During the last couple of months I participated in the K.I.S.S. (Keep it Simple Sweetheart) Challenge organized by Kellee Wynn Studios, the artist behind Color Crush Creative. The challenge was about creating simple pieces with a simple palette: one colour. This challenge was not about making masterpieces but to explore a simple colour palette.
I loved the idea of making something simple featuring one colour and collage seemed the best way to achieve. In this way I could also use up loads of my collage fodder that I’ve gathered over the years. Adding watercolors, markers, felt pens or crayons made them more like mixed media collages.
But since English is not my native language I noticed that I couldn’t ‘feel’ the meaning of some words, for instance I couldn’t feel what Violet and Magenta looked like. Yellow, red and blue are easy to comprehend, but the other two are not. So by using paints or other supplies that were called violet or magenta and collecting pieces of coloured paper that matched them, the definition of those colours grew on me.
In the green spread I even used a tea sachet as a pocket and tucked in a quote from Flow Magazine: “It is what it is.”
Purple wasn’t part of the challenge, but I made it to understand the difference between violet, magenta and purple better.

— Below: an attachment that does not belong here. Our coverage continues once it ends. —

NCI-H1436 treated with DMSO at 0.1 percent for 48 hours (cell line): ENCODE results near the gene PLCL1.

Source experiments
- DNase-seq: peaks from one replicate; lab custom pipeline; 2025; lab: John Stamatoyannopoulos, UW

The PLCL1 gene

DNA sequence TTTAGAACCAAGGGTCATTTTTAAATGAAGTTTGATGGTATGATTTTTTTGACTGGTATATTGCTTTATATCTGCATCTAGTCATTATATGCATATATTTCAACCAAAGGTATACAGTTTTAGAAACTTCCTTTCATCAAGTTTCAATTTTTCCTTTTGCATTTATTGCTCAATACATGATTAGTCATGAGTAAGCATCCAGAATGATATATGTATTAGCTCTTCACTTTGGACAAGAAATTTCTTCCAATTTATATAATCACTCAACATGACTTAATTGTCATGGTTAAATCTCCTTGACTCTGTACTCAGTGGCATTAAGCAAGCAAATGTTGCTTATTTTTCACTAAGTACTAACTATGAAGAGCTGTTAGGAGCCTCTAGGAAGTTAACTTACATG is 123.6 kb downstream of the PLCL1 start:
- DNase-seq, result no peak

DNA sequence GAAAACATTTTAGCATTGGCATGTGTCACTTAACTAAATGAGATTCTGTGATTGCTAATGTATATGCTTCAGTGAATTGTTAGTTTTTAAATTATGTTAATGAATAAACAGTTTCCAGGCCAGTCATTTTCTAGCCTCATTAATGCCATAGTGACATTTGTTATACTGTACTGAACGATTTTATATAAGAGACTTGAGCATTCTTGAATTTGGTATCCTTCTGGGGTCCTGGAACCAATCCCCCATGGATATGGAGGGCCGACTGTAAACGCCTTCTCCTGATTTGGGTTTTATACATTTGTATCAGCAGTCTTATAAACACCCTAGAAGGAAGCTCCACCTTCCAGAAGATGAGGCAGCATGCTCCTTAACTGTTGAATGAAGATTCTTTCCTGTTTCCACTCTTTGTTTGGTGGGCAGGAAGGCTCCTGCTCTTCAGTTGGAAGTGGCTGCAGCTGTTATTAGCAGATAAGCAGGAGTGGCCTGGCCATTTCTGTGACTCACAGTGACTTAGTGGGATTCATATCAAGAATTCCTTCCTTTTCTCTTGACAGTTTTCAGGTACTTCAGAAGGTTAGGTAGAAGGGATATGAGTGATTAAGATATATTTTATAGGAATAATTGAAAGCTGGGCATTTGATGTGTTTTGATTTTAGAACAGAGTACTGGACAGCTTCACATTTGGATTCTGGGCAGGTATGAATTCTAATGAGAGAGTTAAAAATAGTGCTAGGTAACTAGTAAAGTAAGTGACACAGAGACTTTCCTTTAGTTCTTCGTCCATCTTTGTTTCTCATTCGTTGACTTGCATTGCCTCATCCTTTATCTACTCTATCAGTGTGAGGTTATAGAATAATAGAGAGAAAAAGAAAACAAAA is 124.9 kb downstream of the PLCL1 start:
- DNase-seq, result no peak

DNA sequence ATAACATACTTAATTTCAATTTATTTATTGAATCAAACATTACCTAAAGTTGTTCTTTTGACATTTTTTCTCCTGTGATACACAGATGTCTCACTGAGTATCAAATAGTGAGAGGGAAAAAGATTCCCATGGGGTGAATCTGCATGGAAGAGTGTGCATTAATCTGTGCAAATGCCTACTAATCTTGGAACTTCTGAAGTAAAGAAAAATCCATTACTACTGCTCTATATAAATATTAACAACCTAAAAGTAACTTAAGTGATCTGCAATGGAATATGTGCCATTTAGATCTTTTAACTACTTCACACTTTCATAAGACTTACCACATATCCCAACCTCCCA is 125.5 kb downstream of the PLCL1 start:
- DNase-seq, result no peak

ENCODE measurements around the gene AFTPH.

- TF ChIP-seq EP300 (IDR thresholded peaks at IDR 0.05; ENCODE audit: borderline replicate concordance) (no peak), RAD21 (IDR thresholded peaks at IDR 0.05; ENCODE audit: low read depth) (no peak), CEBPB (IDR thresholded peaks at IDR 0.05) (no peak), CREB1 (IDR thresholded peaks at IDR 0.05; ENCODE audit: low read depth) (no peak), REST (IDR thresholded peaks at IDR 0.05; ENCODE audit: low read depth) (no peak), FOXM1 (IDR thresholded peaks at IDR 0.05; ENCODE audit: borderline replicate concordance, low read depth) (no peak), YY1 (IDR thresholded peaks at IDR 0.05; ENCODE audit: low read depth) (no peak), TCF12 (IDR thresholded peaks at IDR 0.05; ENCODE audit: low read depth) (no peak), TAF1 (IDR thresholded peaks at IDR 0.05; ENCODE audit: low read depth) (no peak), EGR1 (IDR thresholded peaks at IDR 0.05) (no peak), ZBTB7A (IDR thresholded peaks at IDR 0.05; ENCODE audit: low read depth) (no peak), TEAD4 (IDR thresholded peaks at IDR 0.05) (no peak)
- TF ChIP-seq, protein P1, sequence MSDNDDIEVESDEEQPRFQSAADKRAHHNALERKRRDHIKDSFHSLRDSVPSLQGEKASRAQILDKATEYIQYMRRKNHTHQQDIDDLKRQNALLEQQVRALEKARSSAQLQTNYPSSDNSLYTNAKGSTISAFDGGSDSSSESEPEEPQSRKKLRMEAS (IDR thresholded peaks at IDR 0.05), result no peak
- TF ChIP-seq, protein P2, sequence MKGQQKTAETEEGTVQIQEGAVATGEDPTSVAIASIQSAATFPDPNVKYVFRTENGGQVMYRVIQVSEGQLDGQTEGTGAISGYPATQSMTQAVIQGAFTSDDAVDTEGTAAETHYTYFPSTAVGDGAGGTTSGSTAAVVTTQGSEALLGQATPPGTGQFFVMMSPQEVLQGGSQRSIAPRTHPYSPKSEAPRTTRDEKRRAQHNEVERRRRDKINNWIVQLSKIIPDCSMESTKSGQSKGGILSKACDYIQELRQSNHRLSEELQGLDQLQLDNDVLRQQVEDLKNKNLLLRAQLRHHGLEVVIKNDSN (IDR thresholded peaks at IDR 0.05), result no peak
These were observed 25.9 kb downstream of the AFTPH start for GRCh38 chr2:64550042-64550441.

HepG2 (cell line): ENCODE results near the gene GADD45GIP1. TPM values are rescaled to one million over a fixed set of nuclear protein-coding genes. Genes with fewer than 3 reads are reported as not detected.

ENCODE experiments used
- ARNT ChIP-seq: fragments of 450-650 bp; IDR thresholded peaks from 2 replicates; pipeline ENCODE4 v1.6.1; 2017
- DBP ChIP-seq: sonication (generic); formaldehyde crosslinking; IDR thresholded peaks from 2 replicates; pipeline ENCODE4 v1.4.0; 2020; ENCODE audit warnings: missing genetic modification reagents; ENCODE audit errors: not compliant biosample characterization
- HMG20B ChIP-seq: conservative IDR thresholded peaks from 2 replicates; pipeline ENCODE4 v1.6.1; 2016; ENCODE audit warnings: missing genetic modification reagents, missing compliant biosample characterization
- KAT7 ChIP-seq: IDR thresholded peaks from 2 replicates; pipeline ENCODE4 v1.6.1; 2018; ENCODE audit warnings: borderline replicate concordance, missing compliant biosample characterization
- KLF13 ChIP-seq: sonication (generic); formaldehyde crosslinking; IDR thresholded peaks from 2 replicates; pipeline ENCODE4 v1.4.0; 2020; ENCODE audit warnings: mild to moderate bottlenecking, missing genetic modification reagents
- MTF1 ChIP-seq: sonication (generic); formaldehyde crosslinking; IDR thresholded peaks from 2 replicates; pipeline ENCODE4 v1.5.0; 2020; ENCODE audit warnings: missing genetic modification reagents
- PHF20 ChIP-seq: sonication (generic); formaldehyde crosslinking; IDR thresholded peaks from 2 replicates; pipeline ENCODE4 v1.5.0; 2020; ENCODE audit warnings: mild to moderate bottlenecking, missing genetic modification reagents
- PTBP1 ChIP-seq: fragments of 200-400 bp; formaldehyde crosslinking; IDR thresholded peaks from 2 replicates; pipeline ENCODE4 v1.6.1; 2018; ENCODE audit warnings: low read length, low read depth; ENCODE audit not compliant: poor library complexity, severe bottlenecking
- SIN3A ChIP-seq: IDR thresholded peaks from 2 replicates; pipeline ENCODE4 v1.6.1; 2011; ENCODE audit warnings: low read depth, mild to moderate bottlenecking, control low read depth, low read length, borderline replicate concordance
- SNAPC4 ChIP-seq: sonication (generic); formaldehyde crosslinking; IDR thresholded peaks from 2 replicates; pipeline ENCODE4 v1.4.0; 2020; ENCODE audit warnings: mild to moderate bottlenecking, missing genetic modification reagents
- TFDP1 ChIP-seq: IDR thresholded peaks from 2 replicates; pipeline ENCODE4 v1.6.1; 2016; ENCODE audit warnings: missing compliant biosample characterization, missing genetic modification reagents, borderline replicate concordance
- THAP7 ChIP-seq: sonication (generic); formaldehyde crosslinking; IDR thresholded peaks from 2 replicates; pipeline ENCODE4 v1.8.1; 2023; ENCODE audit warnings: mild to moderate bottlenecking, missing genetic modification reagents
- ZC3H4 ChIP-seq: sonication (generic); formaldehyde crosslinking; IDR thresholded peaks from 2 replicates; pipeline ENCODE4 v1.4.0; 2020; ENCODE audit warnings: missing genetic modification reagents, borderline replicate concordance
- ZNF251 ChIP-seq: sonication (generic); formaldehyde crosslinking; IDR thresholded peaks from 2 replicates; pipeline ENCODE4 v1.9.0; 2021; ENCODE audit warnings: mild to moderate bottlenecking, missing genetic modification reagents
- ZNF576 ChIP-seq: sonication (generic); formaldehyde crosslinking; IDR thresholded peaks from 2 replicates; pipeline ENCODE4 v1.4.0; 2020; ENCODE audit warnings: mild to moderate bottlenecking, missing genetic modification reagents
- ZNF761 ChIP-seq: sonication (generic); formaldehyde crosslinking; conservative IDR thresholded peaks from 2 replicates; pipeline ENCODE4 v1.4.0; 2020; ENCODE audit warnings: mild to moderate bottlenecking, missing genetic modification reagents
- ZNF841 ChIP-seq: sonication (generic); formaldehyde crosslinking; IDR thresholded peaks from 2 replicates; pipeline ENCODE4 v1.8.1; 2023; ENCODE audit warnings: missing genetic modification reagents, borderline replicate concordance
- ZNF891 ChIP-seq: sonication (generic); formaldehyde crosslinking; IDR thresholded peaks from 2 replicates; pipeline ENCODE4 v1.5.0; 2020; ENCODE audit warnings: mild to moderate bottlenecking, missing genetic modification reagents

Emerald and Teal weren’t part of the Crush Challenge either, I made them because I simply love those colors and I noticed how close to one another they are. Part of the process for me was deciding which tone belonged to emerald and which to teal. Emerald is going more towards green and teal towards blue, but sometimes it was a close call.
The Color Crush Creative Challenge reminded me a lot of the lesson ‘Collect a color’ from the class ‘Living a more creative life: 30 ways 30 days‘ by Courtney Cerruti of Creativebug which I took in the Fall of 2017. To her “it’s super visually satisfying playing with a certain colour. You can use any medium and it’s a fun way to play with all of your art supplies without having the pressure to draw anything specific. I’m not making perfect shapes, I’m just laying stuff down.”
And I totally agree with her: you’re making anything specific, it doesn’t have to be beautiful, it’s just a kind of an overview. It’s like colour swatching with your art supplies and collage pieces. Courtney did it in a grid fashion, but I made a few other ones as well such as a shape (circle) and the word of the colour itself.
The spreads I made this year are not made in a grid fashion, I just laid down scraps of paper in a manner that felt good to me. Making collages in this way trains you eye in composition.